What I’m looking for now… I’ve raised the dough. The capital is there. The equity is there, and we will do fine. What I’m now looking for are ways to support the writers. I think that’s the issue. I think if you come to me and say, “I want to spend five years writing an important book,” you need to have the resources in order to do that. Well, if I give you $25.000, that’s not enough resources, is it, to spend two, three, four, five years writing a book. So what we need to do is find other means of helping you have the resources to write the book. And once that book is done, if I’m going to be your publisher, I will knock myself out to see to it that that hook is properly published. And I’ll he able to do that because I won’t he obsessed by the fact that I’ve given you a million dollars which I now have to earn back through sales, which I know I can’t, so I’ll he fighting the budgetary wars and holding off the Visigoths.
Now, if you understand what I’m saying is, I believe the marketplace can manage a good, small – and many, in fact, good, small – publishers. Where I think we need to create new systems to support the whole publishing enterprise is by providing help for writers. It doesn’t necessarily have to come from publishers. Think of it this way: In the post-Cold War world – actually, in the post-war world — we had the Cold War, and government, partly as a response to the Soviet threat, invested billions of dollars in research, in R&D, in science and technology. And that was where most of our important research was done. Subsidized, paid for by the government. Now, if the government hadn’t been doing it, it would’ve been a really serious problem. No one else was going to do it. At the other end, you have this massive enterprise of commercial support for movies and television and so on.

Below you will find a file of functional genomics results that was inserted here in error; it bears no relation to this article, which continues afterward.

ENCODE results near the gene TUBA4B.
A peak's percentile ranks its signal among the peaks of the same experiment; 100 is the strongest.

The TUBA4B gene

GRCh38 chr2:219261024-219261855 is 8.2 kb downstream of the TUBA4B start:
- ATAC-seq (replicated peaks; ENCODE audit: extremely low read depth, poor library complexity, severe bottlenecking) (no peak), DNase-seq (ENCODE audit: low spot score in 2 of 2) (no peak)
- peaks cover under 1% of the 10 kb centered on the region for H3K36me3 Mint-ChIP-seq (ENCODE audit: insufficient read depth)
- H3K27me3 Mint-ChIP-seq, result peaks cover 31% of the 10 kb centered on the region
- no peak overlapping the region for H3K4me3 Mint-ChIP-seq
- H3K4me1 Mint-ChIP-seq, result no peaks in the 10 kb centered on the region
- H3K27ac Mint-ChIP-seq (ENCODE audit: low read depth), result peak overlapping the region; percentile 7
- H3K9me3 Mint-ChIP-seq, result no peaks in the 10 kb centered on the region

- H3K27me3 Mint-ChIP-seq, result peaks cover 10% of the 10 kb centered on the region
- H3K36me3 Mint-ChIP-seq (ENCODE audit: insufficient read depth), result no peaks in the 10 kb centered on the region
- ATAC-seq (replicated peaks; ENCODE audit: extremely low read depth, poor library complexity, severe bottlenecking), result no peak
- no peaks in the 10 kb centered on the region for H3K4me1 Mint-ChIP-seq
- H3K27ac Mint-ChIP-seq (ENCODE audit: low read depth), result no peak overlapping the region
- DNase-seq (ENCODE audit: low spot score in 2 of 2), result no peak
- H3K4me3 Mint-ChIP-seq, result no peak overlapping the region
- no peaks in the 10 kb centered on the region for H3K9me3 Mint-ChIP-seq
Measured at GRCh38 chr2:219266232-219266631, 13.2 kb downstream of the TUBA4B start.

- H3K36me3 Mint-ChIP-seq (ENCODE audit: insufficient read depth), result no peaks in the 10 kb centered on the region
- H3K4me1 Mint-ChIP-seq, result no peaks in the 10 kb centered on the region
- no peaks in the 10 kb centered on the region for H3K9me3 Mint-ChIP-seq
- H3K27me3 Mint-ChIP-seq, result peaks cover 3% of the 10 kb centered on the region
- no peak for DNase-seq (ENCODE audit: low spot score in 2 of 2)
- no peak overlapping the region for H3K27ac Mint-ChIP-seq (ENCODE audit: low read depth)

What I’m suggesting is that I don’t want the government to be paying for the hooks, and I don’t think the marketplace is going to pay as much as I think people need in order to write. So there has to be something else. And in the sense it’s a third force in this country. And it’s unique to American society. And that is civil society. That is foundations, it is philanthropy, it is the university. It is a whole variety of means that can he, in a sense, mobilized to get behind writers when they’re working on their books. Give them a place to work. Give them an office. Give them a stipend. Allow them, you know, give them access to databases. Give them access to a research assistant. That’s very valuable stuff. And that will make it easier for them to write the hook, and easier for the publisher to focus on publishing the book well, not merely underwriting the author.
HEFFNER: We used to talk about the economy of scale. I gather you’ve concluded that there is a diseconomy of scale, and when the conglomerates buy up the presses, and the presses become beholden to the larger and larger numbers demands, that’s when what you want goes down the drain.
OSNOS: Not always, but to a large extent. I think that the… I mean, this is an issue I know that you’re interested in yourself and has been discussed, I’m sure, on this program many times. And that is that, it was a tribute to Eric Severeid, said, The worst thing that ever happened to television news: it became a profit center.”
Information, when information becomes, in and of itself, a profit center, it gets into trouble. Because information is not inherently profitable. And I think that the problem it’s had, that’s come up in large publishing conglomerates, is that they own movie studios, they own baseball teams, they own t-shirt companies, they own theme parks. And then they look at the book publisher, and they say, ‘Well, you should be able to do 15, 20, 25, 30 percent a year also.” Well, we know that that’s simply not the case. Publishing is a curious, eccentric, risk-laden business with relatively low returns, in fact.
HEFFNER: At its best, what did the old publishing return each year?